"[T]he modern nation-state is founded on s*&t, which seems only appropriate given the damage that nationalism has done to people and planet."
Marie Wilson rejected the rigid world of the plantation and embraced an unorthodox and worldly lifestyle.
Civic responsibility combined with wartime nativist hysteria to give midwestern women the right to vote.
Extension Service topic specialist Harriette Cushman oversaw a multi-faceted poultry program. She loved her job, but writing poetry was her passion.
After the Second World War, the development of agribusiness exploded with unprecedented ferocity. Out of all of the changes that agribusinesses attempted to impress upon farming communities, a reorientation of gender roles may be the most profound.
The Farm Crisis of the 1980s was a time of upheaval in American agriculture, second only to the long depression of 1920-1940. The crisis affected many different facets of farm life, including farm women’s roles.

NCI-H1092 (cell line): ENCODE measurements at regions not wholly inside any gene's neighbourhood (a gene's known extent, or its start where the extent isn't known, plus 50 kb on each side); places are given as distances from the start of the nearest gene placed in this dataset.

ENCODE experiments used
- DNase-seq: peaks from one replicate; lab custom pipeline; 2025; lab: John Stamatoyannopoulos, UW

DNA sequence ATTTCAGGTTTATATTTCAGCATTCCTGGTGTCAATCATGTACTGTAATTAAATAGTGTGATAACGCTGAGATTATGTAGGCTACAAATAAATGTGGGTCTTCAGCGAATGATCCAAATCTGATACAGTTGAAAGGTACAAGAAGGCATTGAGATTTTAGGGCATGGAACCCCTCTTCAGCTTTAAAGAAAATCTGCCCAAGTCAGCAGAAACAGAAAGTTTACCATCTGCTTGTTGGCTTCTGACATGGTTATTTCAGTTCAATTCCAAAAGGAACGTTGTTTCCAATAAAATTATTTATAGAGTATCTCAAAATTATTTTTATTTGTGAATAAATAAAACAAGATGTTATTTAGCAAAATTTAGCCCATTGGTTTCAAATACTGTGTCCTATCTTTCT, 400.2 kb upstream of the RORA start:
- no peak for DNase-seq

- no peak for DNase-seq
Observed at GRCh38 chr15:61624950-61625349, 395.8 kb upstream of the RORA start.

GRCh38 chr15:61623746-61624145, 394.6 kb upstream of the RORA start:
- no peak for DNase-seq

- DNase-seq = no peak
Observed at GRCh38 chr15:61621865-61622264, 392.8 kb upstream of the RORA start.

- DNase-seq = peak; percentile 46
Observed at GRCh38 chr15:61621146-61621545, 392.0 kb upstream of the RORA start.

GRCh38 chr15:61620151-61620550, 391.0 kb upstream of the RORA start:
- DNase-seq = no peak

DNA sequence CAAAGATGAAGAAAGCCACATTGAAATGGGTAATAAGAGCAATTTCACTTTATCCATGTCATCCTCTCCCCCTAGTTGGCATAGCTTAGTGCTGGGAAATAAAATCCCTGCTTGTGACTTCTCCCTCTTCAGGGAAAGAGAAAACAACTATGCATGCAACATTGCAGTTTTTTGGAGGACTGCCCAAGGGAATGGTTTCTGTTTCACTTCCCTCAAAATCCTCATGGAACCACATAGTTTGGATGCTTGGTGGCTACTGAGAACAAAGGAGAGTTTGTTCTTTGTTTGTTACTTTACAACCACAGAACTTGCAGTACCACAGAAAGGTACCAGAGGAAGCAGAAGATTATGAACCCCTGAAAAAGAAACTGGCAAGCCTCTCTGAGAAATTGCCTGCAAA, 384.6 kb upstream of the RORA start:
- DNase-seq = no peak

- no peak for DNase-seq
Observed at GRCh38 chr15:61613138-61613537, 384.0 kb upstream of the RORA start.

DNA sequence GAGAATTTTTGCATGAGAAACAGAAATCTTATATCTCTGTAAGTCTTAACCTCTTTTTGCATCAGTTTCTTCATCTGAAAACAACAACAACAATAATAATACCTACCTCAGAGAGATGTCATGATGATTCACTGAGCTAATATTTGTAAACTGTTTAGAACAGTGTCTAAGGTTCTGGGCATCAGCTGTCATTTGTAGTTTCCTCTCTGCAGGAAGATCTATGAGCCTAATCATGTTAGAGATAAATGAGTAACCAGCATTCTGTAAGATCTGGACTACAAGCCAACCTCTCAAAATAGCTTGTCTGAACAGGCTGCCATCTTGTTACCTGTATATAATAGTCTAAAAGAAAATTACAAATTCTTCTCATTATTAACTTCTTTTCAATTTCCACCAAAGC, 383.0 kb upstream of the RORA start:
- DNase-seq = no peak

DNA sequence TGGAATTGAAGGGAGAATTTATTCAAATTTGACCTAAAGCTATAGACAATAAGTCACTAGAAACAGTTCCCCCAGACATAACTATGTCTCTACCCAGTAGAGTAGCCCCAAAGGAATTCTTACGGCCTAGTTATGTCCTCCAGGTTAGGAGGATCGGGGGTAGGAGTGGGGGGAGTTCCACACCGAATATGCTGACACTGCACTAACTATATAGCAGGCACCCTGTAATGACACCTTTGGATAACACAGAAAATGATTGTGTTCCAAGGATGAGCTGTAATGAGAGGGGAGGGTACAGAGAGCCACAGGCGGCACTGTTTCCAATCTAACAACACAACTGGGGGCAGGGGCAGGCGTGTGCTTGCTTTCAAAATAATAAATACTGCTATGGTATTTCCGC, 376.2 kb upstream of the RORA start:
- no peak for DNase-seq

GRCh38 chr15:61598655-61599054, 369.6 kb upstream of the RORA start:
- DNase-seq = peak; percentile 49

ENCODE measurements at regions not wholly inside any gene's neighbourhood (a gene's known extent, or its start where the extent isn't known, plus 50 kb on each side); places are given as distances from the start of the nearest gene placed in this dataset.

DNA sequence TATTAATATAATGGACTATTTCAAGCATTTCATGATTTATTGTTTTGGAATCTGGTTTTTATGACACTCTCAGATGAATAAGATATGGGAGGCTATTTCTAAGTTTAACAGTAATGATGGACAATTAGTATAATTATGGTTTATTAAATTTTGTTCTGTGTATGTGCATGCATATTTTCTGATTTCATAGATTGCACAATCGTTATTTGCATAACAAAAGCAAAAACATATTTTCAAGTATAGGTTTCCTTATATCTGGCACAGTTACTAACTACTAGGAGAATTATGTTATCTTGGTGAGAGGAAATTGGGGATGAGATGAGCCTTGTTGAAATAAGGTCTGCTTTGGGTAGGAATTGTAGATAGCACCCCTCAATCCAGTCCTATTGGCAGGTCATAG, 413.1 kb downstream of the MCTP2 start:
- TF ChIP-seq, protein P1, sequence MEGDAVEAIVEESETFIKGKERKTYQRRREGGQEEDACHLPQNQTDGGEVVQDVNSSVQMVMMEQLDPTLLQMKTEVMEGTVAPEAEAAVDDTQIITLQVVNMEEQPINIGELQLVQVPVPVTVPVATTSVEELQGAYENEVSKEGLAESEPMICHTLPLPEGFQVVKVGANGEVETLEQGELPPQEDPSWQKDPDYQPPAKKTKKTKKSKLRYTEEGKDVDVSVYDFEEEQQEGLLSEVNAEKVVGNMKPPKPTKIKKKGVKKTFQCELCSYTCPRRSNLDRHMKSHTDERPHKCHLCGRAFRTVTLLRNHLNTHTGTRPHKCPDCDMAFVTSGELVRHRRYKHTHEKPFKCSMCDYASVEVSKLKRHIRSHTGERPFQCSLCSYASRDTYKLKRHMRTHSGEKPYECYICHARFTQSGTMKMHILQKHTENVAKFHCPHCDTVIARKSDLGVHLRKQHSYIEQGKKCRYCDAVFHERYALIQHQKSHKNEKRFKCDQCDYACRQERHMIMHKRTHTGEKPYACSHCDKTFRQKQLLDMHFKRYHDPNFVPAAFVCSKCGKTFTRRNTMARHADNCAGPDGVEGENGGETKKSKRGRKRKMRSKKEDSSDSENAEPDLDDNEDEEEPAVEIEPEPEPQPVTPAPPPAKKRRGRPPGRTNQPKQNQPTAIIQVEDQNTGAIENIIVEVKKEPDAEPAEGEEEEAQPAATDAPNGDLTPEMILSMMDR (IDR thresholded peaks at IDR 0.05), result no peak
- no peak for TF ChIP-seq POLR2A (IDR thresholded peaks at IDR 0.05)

How, Samson asks, can we see Bell’s McLennan’s life through her husband’s diary, a diary near completely devoid of her perspective?
Recent website posts highlighting the experiences of rural women.
Through their gendered articulations of justice and power, each of these women challenged the legal violence of settler-colonial place-making in an era of dispossession, and rural communities continue to grapple with the legacies of these challenges in their efforts to not only survive, but thrive in the twenty-first century.
"My book examines ... how farm people... negotiated these conflicts through their work with farm and home bureaus... These broad cultural and societal conflicts mirrored a tension that existed in my own family experience."